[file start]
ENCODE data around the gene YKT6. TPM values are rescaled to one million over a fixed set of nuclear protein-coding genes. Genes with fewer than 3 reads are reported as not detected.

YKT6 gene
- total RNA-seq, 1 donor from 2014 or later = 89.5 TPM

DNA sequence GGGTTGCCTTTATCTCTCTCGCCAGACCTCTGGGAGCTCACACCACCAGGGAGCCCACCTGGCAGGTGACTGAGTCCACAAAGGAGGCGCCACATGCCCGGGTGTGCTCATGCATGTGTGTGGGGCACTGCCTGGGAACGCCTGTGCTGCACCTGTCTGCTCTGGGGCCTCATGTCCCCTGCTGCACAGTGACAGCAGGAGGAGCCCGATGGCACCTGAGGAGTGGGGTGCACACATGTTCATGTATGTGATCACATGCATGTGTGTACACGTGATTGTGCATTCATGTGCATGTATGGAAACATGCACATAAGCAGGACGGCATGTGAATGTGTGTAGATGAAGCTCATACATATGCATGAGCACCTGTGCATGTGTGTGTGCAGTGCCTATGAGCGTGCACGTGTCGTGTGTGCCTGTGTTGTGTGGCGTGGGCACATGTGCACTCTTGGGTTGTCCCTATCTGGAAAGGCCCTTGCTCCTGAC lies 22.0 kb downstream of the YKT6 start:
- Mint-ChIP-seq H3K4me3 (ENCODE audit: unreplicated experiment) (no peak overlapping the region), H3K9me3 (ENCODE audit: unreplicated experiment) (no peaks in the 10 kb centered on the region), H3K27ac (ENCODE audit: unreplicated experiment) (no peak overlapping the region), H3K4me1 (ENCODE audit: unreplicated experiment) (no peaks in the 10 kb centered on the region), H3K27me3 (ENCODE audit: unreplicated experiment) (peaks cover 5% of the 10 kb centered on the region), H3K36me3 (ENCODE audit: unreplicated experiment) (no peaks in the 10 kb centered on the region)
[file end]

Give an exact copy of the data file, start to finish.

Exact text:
ENCODE data around the gene YKT6. TPM values are rescaled to one million over a fixed set of nuclear protein-coding genes. Genes with fewer than 3 reads are reported as not detected.

YKT6 gene
- total RNA-seq, 1 donor from 2014 or later = 89.5 TPM

DNA sequence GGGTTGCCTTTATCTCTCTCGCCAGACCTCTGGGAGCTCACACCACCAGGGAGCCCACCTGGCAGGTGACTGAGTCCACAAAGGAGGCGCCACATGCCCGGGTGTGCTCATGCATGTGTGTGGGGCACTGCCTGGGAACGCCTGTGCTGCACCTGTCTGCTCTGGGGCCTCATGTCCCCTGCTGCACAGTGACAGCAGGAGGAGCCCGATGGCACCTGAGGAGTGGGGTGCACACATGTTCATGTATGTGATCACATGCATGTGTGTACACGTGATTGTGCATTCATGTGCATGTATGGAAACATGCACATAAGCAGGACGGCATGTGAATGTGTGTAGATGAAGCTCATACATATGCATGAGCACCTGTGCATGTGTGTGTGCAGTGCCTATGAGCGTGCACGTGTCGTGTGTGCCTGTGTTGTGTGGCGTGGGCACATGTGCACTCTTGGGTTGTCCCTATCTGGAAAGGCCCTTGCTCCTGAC lies 22.0 kb downstream of the YKT6 start:
- Mint-ChIP-seq H3K4me3 (ENCODE audit: unreplicated experiment) (no peak overlapping the region), H3K9me3 (ENCODE audit: unreplicated experiment) (no peaks in the 10 kb centered on the region), H3K27ac (ENCODE audit: unreplicated experiment) (no peak overlapping the region), H3K4me1 (ENCODE audit: unreplicated experiment) (no peaks in the 10 kb centered on the region), H3K27me3 (ENCODE audit: unreplicated experiment) (peaks cover 5% of the 10 kb centered on the region), H3K36me3 (ENCODE audit: unreplicated experiment) (no peaks in the 10 kb centered on the region)